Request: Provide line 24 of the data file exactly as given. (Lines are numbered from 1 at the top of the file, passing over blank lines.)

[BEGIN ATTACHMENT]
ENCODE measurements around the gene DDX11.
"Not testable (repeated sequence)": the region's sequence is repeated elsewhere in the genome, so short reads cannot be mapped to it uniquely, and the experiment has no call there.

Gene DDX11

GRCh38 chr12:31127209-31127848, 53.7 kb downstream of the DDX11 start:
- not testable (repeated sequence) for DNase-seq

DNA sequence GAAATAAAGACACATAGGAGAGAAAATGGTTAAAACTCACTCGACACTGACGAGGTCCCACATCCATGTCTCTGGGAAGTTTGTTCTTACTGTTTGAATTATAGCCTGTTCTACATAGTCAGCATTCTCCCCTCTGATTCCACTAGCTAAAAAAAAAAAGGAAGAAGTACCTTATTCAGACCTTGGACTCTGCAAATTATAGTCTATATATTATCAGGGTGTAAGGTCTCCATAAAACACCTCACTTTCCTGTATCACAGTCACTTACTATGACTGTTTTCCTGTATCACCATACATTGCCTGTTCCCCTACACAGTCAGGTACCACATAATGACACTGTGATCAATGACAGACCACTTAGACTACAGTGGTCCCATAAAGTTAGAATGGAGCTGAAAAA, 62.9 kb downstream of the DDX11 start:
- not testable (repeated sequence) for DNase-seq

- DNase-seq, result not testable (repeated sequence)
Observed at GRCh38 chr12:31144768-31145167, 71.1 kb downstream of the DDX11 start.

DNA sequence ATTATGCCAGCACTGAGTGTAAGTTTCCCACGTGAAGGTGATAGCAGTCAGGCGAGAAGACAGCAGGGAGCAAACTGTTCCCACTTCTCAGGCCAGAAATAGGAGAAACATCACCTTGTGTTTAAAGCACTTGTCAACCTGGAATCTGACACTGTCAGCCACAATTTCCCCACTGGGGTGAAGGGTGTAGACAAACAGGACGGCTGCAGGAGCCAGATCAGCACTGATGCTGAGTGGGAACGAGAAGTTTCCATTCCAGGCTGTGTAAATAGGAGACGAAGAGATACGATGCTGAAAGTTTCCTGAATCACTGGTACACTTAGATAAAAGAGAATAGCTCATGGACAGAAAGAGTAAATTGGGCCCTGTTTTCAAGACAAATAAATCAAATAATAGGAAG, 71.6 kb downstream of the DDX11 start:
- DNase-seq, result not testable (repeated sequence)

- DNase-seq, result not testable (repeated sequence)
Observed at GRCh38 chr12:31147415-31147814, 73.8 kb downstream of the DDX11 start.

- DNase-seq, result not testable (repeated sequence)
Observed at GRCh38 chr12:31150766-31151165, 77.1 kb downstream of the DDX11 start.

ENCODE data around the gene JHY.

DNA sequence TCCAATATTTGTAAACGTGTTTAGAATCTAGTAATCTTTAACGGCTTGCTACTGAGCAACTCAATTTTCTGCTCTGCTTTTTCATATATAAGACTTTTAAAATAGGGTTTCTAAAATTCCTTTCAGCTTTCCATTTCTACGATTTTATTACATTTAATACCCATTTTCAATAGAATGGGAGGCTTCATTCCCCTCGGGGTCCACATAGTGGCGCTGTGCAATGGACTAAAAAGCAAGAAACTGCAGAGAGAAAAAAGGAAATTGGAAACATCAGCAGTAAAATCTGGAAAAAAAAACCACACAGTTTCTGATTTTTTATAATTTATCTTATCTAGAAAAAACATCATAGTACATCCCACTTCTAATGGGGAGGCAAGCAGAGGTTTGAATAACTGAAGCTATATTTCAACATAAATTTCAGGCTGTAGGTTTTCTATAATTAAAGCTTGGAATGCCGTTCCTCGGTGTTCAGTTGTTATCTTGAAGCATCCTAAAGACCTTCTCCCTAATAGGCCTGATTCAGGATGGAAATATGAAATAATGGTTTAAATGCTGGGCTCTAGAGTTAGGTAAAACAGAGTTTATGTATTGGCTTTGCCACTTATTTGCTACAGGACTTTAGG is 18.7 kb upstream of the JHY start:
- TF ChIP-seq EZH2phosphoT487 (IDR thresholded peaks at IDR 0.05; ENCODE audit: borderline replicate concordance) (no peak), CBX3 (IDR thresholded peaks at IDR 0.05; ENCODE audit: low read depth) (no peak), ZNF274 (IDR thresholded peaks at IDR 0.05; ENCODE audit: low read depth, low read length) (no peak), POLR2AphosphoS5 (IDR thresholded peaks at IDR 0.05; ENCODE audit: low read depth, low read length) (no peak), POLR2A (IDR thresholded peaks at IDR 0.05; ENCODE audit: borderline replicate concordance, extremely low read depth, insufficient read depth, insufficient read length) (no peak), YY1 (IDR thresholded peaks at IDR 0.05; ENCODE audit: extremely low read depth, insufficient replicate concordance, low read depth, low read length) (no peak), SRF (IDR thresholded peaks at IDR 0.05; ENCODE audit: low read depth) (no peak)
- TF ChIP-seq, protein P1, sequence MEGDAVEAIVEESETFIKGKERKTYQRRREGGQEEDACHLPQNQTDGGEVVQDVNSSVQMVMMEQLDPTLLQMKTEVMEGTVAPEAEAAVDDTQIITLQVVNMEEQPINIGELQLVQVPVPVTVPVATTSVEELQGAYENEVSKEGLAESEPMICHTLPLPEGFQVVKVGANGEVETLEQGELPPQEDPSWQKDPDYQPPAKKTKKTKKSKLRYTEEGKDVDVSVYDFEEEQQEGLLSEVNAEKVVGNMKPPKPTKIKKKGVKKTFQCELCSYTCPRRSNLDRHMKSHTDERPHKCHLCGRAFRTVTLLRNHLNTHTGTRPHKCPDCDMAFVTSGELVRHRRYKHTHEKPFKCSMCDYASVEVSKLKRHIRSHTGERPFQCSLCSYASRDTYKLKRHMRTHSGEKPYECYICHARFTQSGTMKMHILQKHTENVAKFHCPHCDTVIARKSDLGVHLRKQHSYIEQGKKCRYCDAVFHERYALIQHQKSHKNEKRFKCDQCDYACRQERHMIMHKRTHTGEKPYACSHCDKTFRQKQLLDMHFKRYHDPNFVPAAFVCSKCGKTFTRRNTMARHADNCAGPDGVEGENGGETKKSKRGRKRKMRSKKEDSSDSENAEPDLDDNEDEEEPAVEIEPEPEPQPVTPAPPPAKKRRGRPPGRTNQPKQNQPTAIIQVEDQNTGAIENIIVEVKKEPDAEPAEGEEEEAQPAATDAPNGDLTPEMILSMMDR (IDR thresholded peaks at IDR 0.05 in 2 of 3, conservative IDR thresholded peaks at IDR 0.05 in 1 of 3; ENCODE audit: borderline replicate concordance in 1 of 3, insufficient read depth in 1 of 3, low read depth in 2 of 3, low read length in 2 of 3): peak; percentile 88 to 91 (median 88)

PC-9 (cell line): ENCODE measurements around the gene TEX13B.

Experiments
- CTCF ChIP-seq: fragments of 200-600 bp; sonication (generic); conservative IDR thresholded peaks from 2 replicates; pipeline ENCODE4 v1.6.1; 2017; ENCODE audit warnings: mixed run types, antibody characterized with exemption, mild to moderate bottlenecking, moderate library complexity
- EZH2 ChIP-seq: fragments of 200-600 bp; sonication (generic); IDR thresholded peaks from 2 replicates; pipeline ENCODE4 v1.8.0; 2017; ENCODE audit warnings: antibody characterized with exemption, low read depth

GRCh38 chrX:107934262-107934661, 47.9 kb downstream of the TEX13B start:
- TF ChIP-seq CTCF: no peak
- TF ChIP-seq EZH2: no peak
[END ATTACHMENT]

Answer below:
GRCh38 chrX:107934262-107934661, 47.9 kb downstream of the TEX13B start: